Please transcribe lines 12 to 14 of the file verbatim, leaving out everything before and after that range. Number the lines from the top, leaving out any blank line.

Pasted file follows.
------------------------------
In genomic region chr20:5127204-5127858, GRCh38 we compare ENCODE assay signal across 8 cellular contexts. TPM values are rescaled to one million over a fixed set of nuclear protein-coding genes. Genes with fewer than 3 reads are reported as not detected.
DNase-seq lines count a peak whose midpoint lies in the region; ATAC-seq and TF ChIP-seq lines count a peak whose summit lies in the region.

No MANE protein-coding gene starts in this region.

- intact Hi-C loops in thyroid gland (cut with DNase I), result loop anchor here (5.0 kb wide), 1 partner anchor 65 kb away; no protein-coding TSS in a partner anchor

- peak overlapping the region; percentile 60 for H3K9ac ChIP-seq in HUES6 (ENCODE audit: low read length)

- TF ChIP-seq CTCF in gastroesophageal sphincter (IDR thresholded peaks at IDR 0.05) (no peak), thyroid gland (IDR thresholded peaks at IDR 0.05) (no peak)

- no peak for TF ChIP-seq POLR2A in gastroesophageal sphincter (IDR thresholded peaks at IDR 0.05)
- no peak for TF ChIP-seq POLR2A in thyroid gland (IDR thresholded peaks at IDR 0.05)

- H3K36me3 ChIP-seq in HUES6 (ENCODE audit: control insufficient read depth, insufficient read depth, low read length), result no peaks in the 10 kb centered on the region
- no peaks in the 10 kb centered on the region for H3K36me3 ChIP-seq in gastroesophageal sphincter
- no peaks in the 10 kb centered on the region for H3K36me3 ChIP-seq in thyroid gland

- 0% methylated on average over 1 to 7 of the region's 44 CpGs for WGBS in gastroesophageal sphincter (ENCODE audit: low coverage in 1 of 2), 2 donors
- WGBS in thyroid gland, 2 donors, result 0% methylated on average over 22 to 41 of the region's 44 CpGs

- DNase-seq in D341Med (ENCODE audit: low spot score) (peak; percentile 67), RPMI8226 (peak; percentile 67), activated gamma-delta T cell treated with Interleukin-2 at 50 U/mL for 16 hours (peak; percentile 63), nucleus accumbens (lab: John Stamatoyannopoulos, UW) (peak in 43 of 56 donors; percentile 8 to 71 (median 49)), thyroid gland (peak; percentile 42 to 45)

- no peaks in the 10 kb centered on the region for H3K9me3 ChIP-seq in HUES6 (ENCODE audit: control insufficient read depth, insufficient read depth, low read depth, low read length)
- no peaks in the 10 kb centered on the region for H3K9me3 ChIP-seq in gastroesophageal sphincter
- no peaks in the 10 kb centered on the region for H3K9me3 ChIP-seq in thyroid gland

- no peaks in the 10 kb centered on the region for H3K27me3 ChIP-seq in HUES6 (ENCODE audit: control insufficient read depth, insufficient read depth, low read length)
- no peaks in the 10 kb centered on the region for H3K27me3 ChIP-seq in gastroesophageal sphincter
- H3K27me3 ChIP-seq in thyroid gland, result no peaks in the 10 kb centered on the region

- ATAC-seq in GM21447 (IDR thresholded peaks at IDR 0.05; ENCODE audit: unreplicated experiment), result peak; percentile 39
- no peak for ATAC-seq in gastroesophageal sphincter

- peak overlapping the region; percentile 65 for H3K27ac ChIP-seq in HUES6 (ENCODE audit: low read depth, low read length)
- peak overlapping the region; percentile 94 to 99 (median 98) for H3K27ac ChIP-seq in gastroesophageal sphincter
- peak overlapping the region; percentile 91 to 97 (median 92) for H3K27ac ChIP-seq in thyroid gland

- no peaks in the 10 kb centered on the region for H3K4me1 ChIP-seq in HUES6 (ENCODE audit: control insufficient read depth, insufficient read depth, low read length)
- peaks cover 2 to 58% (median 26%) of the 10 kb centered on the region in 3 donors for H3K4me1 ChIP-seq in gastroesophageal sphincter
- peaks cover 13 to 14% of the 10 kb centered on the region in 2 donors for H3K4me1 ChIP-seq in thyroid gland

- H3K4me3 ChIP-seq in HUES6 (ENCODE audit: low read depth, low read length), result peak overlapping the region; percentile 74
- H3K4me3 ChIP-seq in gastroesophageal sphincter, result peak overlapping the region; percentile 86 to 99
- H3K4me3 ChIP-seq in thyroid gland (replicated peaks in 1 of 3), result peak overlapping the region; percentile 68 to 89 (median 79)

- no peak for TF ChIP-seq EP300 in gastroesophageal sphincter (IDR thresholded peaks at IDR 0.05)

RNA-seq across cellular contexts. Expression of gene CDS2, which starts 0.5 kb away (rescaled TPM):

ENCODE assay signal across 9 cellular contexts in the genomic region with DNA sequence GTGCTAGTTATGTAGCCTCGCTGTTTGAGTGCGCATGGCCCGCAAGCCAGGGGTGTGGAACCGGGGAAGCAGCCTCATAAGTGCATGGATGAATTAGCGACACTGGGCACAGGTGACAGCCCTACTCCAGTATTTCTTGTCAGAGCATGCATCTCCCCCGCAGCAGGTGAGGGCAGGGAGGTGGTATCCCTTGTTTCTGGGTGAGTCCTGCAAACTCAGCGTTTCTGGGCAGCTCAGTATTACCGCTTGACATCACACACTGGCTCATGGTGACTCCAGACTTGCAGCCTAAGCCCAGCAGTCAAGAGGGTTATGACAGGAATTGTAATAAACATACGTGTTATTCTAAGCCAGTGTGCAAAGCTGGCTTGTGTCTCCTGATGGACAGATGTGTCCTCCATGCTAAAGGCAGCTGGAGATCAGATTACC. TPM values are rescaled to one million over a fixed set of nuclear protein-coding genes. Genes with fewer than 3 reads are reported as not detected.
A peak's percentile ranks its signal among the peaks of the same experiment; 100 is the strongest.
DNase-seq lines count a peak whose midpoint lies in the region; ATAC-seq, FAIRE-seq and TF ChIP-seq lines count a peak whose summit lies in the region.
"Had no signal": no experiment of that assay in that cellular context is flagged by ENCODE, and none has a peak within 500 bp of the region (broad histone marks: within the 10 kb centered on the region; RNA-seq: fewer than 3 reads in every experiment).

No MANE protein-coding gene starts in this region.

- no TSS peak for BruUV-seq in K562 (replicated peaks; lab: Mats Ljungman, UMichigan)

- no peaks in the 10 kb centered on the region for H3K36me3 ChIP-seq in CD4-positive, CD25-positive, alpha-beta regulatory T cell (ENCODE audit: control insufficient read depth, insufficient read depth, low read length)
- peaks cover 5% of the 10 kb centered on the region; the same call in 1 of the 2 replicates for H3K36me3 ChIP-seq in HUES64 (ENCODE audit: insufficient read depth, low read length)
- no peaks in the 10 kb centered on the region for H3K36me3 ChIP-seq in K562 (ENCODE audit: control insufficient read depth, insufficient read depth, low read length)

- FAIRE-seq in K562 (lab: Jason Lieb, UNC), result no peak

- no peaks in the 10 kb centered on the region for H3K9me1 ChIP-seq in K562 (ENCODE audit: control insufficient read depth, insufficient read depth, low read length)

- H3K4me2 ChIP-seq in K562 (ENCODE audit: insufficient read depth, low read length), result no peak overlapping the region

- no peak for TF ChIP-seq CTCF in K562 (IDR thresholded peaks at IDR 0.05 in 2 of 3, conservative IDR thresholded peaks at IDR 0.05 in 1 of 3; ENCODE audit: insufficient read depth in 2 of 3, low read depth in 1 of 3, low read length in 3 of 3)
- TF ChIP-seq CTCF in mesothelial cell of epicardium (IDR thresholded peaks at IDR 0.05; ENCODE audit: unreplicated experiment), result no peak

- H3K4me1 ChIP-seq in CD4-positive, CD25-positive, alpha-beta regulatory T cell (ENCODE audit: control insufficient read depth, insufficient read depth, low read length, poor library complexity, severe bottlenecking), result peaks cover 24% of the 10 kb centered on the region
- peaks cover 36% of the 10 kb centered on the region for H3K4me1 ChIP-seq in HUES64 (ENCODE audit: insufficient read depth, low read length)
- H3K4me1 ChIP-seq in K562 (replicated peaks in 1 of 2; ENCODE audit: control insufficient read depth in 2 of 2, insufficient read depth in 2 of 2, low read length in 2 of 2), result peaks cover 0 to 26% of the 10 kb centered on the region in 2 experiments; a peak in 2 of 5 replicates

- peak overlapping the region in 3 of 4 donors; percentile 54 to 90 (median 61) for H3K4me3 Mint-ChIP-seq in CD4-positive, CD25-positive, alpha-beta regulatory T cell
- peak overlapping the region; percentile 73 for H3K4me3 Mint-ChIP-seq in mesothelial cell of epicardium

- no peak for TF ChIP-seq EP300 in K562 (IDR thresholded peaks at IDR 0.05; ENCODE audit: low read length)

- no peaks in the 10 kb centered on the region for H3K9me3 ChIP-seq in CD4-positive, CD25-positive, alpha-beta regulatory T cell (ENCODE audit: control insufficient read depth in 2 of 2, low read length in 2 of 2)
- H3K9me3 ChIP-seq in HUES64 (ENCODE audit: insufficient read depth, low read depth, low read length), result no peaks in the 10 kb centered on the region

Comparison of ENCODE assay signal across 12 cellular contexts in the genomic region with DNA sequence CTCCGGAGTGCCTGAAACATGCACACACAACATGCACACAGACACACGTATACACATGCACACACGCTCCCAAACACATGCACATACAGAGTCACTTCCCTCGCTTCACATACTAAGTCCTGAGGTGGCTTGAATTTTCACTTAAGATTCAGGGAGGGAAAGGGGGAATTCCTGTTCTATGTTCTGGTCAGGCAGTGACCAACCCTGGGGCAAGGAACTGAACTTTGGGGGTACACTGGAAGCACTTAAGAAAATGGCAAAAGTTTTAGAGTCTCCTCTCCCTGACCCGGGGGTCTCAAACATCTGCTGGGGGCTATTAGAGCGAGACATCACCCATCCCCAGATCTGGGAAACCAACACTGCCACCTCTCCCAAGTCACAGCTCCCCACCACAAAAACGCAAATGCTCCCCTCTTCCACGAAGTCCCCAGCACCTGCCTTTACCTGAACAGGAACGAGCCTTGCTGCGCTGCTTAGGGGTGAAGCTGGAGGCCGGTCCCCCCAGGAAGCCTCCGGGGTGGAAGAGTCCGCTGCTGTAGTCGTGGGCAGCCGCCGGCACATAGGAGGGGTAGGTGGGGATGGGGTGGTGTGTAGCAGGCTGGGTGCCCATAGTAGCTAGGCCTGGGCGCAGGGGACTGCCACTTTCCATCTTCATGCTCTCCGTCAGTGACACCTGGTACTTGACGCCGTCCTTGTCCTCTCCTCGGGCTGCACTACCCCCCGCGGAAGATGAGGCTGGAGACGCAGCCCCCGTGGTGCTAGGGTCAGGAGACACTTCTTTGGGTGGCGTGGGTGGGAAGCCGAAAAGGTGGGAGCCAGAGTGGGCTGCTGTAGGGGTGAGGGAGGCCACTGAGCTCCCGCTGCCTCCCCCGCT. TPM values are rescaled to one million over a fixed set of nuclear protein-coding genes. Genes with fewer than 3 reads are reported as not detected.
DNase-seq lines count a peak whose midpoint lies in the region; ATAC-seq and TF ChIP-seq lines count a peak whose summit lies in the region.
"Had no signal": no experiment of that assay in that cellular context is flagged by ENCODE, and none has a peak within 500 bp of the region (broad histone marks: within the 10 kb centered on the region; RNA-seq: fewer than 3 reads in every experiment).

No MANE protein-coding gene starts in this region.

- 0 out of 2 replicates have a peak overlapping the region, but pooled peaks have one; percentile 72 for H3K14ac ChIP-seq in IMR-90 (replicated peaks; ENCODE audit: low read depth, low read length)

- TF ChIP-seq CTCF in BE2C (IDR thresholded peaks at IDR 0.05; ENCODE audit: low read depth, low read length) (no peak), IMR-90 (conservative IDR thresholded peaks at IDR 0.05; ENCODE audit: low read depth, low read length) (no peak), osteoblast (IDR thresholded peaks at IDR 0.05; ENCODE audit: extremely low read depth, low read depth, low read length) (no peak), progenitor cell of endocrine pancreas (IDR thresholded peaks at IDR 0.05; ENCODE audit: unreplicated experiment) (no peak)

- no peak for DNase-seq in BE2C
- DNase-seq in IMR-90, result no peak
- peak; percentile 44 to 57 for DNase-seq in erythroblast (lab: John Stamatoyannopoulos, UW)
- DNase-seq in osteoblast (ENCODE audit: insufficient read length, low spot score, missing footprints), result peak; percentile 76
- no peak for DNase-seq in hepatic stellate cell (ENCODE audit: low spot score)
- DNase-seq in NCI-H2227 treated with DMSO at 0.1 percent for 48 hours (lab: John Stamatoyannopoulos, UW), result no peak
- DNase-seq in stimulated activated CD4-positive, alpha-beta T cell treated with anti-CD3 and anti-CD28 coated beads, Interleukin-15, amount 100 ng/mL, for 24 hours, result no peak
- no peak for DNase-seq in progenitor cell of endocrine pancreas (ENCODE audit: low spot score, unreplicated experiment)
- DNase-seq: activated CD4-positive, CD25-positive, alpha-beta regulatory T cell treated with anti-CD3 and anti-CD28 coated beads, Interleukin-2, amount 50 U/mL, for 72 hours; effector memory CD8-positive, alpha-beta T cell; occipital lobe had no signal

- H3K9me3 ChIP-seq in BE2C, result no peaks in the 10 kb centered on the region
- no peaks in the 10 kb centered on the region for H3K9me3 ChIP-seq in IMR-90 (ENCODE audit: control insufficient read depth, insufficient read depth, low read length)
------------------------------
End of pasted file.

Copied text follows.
- 0% methylated on average over 1 to 7 of the region's 44 CpGs for WGBS in gastroesophageal sphincter (ENCODE audit: low coverage in 1 of 2), 2 donors
- WGBS in thyroid gland, 2 donors, result 0% methylated on average over 22 to 41 of the region's 44 CpGs

- DNase-seq in D341Med (ENCODE audit: low spot score) (peak; percentile 67), RPMI8226 (peak; percentile 67), activated gamma-delta T cell treated with Interleukin-2 at 50 U/mL for 16 hours (peak; percentile 63), nucleus accumbens (lab: John Stamatoyannopoulos, UW) (peak in 43 of 56 donors; percentile 8 to 71 (median 49)), thyroid gland (peak; percentile 42 to 45)